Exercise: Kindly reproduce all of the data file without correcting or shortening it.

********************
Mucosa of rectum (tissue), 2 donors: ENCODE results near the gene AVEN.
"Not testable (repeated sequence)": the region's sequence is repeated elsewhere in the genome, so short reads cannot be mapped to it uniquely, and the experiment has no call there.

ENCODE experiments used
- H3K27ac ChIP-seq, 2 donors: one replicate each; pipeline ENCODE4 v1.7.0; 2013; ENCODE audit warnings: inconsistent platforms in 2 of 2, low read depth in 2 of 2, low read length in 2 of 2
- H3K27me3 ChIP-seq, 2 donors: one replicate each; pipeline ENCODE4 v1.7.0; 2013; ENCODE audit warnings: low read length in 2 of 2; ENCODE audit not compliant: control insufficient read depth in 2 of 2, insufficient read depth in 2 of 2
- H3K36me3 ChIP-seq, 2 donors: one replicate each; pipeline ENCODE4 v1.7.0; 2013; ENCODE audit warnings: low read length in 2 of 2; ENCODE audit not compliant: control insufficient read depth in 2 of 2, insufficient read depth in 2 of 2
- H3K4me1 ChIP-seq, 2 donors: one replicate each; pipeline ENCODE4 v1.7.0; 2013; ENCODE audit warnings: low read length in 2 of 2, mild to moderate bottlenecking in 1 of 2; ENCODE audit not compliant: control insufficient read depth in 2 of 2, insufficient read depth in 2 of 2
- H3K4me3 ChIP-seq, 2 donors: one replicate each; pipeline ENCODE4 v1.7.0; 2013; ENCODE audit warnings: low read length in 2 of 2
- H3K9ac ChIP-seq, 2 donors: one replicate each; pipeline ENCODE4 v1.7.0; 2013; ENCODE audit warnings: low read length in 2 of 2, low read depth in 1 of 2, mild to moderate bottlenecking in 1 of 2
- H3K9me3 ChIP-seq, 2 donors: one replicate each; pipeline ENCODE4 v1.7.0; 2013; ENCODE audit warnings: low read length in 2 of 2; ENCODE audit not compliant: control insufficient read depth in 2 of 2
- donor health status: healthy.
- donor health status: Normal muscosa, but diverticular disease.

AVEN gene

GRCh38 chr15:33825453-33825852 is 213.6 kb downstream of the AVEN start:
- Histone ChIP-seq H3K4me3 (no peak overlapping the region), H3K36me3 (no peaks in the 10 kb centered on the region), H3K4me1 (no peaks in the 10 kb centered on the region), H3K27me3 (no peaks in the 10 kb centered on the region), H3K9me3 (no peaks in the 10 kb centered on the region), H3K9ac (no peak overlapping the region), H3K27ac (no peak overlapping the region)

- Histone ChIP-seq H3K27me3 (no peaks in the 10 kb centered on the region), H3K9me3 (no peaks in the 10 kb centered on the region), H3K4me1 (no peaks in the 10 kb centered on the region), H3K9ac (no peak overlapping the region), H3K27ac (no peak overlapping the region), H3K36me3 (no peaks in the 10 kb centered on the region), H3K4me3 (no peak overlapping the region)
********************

Mucosa of rectum (tissue), 2 donors: ENCODE results near the gene AVEN.
"Not testable (repeated sequence)": the region's sequence is repeated elsewhere in the genome, so short reads cannot be mapped to it uniquely, and the experiment has no call there.

ENCODE experiments used
- H3K27ac ChIP-seq, 2 donors: one replicate each; pipeline ENCODE4 v1.7.0; 2013; ENCODE audit warnings: inconsistent platforms in 2 of 2, low read depth in 2 of 2, low read length in 2 of 2
- H3K27me3 ChIP-seq, 2 donors: one replicate each; pipeline ENCODE4 v1.7.0; 2013; ENCODE audit warnings: low read length in 2 of 2; ENCODE audit not compliant: control insufficient read depth in 2 of 2, insufficient read depth in 2 of 2
- H3K36me3 ChIP-seq, 2 donors: one replicate each; pipeline ENCODE4 v1.7.0; 2013; ENCODE audit warnings: low read length in 2 of 2; ENCODE audit not compliant: control insufficient read depth in 2 of 2, insufficient read depth in 2 of 2
- H3K4me1 ChIP-seq, 2 donors: one replicate each; pipeline ENCODE4 v1.7.0; 2013; ENCODE audit warnings: low read length in 2 of 2, mild to moderate bottlenecking in 1 of 2; ENCODE audit not compliant: control insufficient read depth in 2 of 2, insufficient read depth in 2 of 2
- H3K4me3 ChIP-seq, 2 donors: one replicate each; pipeline ENCODE4 v1.7.0; 2013; ENCODE audit warnings: low read length in 2 of 2
- H3K9ac ChIP-seq, 2 donors: one replicate each; pipeline ENCODE4 v1.7.0; 2013; ENCODE audit warnings: low read length in 2 of 2, low read depth in 1 of 2, mild to moderate bottlenecking in 1 of 2
- H3K9me3 ChIP-seq, 2 donors: one replicate each; pipeline ENCODE4 v1.7.0; 2013; ENCODE audit warnings: low read length in 2 of 2; ENCODE audit not compliant: control insufficient read depth in 2 of 2
- donor health status: healthy.
- donor health status: Normal muscosa, but diverticular disease.

AVEN gene

GRCh38 chr15:33825453-33825852 is 213.6 kb downstream of the AVEN start:
- Histone ChIP-seq H3K4me3 (no peak overlapping the region), H3K36me3 (no peaks in the 10 kb centered on the region), H3K4me1 (no peaks in the 10 kb centered on the region), H3K27me3 (no peaks in the 10 kb centered on the region), H3K9me3 (no peaks in the 10 kb centered on the region), H3K9ac (no peak overlapping the region), H3K27ac (no peak overlapping the region)

- Histone ChIP-seq H3K27me3 (no peaks in the 10 kb centered on the region), H3K9me3 (no peaks in the 10 kb centered on the region), H3K4me1 (no peaks in the 10 kb centered on the region), H3K9ac (no peak overlapping the region), H3K27ac (no peak overlapping the region), H3K36me3 (no peaks in the 10 kb centered on the region), H3K4me3 (no peak overlapping the region)